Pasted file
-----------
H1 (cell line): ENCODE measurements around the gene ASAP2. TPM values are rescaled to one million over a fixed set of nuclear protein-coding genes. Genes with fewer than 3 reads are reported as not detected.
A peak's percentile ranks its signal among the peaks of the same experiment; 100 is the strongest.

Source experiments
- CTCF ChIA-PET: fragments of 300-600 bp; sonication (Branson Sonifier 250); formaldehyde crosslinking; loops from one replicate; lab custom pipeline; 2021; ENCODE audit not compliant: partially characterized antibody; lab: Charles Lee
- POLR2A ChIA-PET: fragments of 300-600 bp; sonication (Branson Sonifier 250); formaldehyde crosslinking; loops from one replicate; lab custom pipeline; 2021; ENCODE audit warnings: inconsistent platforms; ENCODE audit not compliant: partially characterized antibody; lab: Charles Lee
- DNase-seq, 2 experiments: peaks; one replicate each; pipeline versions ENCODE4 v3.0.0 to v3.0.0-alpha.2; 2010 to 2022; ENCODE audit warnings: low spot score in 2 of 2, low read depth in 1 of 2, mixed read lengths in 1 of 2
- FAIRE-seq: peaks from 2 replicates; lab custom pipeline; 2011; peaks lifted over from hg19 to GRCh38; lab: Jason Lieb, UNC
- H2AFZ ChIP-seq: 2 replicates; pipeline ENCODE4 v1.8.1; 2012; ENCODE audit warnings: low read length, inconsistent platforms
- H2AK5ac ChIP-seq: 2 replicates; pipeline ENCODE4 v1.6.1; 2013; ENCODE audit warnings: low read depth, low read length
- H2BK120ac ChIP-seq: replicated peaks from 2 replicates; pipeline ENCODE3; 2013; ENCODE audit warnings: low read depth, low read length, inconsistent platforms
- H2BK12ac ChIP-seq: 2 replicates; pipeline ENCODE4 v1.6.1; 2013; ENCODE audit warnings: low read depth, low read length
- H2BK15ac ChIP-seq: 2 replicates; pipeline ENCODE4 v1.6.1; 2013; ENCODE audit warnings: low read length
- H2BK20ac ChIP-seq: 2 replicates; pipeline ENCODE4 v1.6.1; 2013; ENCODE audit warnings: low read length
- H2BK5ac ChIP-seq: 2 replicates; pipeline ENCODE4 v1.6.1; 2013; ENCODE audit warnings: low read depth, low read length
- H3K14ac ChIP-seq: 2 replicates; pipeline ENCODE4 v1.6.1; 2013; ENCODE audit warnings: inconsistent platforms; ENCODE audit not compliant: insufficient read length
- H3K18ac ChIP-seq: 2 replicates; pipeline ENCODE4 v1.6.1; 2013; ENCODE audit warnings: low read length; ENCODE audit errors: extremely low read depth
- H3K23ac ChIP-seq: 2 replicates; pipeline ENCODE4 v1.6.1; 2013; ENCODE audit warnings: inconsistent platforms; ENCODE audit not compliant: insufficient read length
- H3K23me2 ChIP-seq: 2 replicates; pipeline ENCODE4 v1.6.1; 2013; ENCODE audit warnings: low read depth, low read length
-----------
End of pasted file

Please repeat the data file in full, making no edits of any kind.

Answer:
H1 (cell line): ENCODE measurements around the gene ASAP2. TPM values are rescaled to one million over a fixed set of nuclear protein-coding genes. Genes with fewer than 3 reads are reported as not detected.
A peak's percentile ranks its signal among the peaks of the same experiment; 100 is the strongest.

Source experiments
- CTCF ChIA-PET: fragments of 300-600 bp; sonication (Branson Sonifier 250); formaldehyde crosslinking; loops from one replicate; lab custom pipeline; 2021; ENCODE audit not compliant: partially characterized antibody; lab: Charles Lee
- POLR2A ChIA-PET: fragments of 300-600 bp; sonication (Branson Sonifier 250); formaldehyde crosslinking; loops from one replicate; lab custom pipeline; 2021; ENCODE audit warnings: inconsistent platforms; ENCODE audit not compliant: partially characterized antibody; lab: Charles Lee
- DNase-seq, 2 experiments: peaks; one replicate each; pipeline versions ENCODE4 v3.0.0 to v3.0.0-alpha.2; 2010 to 2022; ENCODE audit warnings: low spot score in 2 of 2, low read depth in 1 of 2, mixed read lengths in 1 of 2
- FAIRE-seq: peaks from 2 replicates; lab custom pipeline; 2011; peaks lifted over from hg19 to GRCh38; lab: Jason Lieb, UNC
- H2AFZ ChIP-seq: 2 replicates; pipeline ENCODE4 v1.8.1; 2012; ENCODE audit warnings: low read length, inconsistent platforms
- H2AK5ac ChIP-seq: 2 replicates; pipeline ENCODE4 v1.6.1; 2013; ENCODE audit warnings: low read depth, low read length
- H2BK120ac ChIP-seq: replicated peaks from 2 replicates; pipeline ENCODE3; 2013; ENCODE audit warnings: low read depth, low read length, inconsistent platforms
- H2BK12ac ChIP-seq: 2 replicates; pipeline ENCODE4 v1.6.1; 2013; ENCODE audit warnings: low read depth, low read length
- H2BK15ac ChIP-seq: 2 replicates; pipeline ENCODE4 v1.6.1; 2013; ENCODE audit warnings: low read length
- H2BK20ac ChIP-seq: 2 replicates; pipeline ENCODE4 v1.6.1; 2013; ENCODE audit warnings: low read length
- H2BK5ac ChIP-seq: 2 replicates; pipeline ENCODE4 v1.6.1; 2013; ENCODE audit warnings: low read depth, low read length
- H3K14ac ChIP-seq: 2 replicates; pipeline ENCODE4 v1.6.1; 2013; ENCODE audit warnings: inconsistent platforms; ENCODE audit not compliant: insufficient read length
- H3K18ac ChIP-seq: 2 replicates; pipeline ENCODE4 v1.6.1; 2013; ENCODE audit warnings: low read length; ENCODE audit errors: extremely low read depth
- H3K23ac ChIP-seq: 2 replicates; pipeline ENCODE4 v1.6.1; 2013; ENCODE audit warnings: inconsistent platforms; ENCODE audit not compliant: insufficient read length
- H3K23me2 ChIP-seq: 2 replicates; pipeline ENCODE4 v1.6.1; 2013; ENCODE audit warnings: low read depth, low read length